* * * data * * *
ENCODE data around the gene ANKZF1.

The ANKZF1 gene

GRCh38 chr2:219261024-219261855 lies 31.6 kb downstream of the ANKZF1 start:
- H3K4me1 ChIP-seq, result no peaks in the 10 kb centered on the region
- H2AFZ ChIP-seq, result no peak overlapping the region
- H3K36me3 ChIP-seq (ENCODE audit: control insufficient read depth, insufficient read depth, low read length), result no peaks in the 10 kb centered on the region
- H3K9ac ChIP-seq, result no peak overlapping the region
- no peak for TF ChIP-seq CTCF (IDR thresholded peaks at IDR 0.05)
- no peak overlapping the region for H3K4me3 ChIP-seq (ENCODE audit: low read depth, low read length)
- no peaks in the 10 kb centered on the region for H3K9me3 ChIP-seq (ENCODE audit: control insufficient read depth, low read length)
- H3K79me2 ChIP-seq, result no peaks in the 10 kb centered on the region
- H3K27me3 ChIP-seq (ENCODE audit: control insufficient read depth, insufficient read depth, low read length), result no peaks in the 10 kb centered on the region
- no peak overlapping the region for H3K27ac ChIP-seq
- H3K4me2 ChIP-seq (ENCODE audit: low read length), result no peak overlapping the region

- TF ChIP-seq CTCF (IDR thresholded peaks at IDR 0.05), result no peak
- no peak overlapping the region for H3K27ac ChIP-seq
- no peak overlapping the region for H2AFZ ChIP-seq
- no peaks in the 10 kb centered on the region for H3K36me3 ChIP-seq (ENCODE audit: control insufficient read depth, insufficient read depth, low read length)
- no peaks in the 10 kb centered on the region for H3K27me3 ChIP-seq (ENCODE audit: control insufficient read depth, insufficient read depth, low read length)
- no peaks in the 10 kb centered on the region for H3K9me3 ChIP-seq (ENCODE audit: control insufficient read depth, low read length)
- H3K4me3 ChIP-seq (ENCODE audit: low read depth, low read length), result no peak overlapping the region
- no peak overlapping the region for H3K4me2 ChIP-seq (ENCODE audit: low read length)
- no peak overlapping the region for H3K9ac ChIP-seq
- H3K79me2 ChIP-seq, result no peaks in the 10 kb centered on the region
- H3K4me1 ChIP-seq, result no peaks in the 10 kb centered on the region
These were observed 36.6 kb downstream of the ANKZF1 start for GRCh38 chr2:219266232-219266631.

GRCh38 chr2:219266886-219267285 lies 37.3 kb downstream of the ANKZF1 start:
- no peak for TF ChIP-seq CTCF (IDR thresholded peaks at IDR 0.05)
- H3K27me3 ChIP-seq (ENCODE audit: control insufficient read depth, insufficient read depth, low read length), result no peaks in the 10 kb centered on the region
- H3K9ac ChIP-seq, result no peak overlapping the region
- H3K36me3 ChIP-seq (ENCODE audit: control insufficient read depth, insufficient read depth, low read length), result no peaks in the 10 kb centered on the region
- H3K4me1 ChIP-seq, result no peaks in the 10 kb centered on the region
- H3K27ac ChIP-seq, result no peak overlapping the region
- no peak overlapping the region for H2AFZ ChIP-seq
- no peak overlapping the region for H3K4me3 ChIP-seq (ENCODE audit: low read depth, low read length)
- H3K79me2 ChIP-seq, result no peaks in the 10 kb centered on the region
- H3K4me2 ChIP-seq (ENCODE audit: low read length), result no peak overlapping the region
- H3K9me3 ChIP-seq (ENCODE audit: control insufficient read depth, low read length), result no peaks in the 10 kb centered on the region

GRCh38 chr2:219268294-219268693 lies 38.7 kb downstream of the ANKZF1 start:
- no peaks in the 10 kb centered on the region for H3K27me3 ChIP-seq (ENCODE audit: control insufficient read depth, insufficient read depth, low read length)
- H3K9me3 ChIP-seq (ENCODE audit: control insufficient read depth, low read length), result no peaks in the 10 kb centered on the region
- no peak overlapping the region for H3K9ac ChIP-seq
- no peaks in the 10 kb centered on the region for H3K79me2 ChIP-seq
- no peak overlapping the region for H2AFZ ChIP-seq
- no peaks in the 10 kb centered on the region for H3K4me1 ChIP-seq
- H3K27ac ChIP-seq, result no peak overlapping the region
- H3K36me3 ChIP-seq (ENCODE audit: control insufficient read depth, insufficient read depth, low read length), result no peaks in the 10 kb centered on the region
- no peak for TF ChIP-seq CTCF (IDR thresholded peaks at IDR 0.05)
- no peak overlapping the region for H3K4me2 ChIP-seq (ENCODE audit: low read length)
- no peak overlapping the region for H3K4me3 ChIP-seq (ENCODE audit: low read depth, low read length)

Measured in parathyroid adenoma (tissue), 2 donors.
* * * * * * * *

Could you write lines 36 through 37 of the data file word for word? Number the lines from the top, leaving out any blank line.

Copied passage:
- H3K79me2 ChIP-seq, result no peaks in the 10 kb centered on the region
- H3K4me2 ChIP-seq (ENCODE audit: low read length), result no peak overlapping the region